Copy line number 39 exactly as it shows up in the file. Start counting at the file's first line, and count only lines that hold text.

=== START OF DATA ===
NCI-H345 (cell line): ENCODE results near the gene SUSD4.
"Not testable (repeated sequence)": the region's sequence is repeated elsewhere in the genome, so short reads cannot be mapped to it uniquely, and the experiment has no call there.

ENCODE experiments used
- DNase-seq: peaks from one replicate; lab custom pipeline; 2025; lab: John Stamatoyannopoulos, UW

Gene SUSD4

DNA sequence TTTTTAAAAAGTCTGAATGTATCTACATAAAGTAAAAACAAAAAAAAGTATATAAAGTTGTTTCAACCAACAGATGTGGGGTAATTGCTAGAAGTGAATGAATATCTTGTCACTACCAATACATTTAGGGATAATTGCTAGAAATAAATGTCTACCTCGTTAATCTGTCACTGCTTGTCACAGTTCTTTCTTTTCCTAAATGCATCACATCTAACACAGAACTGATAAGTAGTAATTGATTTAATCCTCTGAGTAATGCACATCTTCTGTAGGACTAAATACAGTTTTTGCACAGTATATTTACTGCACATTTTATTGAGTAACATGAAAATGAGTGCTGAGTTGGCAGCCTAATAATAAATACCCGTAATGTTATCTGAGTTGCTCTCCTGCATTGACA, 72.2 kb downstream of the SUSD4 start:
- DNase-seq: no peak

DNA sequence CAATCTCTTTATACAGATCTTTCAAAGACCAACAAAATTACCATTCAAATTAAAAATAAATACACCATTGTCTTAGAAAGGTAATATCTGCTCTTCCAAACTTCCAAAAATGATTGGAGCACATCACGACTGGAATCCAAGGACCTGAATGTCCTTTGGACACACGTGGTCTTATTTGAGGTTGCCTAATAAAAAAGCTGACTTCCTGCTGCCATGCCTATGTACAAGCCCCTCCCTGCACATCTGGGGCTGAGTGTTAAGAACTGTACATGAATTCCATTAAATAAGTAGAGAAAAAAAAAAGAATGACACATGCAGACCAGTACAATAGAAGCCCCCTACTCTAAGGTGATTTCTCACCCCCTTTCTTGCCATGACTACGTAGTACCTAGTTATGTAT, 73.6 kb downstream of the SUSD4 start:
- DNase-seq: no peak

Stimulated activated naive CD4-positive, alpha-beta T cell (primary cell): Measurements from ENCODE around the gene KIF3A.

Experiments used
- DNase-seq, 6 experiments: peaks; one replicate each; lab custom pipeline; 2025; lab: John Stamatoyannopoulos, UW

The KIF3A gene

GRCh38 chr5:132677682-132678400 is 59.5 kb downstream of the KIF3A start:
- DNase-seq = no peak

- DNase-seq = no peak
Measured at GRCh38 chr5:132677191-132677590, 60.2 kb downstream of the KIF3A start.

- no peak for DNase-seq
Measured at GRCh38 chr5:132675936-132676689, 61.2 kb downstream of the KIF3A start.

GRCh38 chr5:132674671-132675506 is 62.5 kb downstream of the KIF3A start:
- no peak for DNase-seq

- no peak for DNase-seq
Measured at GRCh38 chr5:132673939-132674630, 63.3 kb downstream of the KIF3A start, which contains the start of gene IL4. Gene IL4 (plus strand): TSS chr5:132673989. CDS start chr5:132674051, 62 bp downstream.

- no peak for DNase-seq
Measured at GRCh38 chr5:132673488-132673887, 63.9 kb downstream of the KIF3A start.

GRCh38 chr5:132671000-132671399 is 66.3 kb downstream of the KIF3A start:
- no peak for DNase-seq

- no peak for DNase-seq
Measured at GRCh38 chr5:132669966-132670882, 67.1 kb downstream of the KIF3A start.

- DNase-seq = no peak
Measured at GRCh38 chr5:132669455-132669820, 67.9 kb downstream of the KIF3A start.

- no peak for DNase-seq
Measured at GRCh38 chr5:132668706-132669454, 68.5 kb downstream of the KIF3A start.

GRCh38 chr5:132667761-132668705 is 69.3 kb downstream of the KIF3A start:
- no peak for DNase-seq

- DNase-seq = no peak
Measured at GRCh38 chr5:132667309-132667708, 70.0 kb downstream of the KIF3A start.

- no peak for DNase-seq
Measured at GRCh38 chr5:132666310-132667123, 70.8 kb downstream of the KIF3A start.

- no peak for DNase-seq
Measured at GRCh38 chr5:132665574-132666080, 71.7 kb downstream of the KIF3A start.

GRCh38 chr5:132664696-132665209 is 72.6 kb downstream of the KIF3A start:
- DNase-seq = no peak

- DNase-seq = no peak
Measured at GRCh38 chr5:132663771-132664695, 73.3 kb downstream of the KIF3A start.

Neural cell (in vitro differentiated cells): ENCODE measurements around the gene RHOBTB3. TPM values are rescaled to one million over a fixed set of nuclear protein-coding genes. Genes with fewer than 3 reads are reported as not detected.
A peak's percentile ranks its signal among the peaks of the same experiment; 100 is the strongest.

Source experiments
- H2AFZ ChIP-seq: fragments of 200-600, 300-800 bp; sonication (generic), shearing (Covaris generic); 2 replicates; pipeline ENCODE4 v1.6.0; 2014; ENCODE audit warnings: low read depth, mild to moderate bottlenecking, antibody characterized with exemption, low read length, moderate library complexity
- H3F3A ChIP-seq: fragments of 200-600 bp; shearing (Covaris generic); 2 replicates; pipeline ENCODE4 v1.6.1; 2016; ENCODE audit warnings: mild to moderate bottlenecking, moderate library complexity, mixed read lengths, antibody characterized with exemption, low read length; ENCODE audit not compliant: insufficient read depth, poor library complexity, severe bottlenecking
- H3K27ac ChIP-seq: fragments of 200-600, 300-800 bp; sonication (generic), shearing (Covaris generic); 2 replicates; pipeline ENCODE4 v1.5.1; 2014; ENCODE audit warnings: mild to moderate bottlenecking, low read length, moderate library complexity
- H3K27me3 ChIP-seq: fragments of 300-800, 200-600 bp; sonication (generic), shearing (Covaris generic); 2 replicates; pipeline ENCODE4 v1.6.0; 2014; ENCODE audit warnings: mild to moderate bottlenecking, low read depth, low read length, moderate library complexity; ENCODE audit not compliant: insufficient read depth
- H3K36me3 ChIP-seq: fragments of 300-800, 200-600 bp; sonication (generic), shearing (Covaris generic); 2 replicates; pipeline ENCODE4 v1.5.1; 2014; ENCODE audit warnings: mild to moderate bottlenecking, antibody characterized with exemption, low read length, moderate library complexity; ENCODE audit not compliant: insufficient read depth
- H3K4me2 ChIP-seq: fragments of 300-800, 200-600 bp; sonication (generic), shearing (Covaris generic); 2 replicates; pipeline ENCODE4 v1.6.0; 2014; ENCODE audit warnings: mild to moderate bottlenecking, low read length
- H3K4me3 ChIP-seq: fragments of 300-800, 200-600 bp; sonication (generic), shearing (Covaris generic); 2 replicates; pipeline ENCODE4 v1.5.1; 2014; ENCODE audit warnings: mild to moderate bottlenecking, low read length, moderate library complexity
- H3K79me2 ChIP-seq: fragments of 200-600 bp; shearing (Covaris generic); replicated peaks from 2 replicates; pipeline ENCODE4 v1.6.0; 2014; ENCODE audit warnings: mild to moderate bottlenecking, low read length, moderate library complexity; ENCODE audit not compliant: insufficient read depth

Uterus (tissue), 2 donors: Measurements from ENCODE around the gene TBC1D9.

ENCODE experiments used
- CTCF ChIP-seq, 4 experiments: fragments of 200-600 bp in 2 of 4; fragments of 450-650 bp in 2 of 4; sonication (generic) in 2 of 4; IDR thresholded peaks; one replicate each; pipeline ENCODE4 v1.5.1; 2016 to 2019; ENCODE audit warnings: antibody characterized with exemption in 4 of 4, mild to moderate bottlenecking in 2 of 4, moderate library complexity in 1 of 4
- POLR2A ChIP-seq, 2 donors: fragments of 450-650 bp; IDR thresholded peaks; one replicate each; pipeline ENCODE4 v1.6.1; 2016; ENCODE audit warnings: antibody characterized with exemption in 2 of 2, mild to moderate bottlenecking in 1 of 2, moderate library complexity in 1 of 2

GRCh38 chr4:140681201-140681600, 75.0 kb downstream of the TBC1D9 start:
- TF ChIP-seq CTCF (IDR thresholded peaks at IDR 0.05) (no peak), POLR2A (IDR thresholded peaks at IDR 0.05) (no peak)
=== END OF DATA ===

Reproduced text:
Measured at GRCh38 chr5:132666310-132667123, 70.8 kb downstream of the KIF3A start.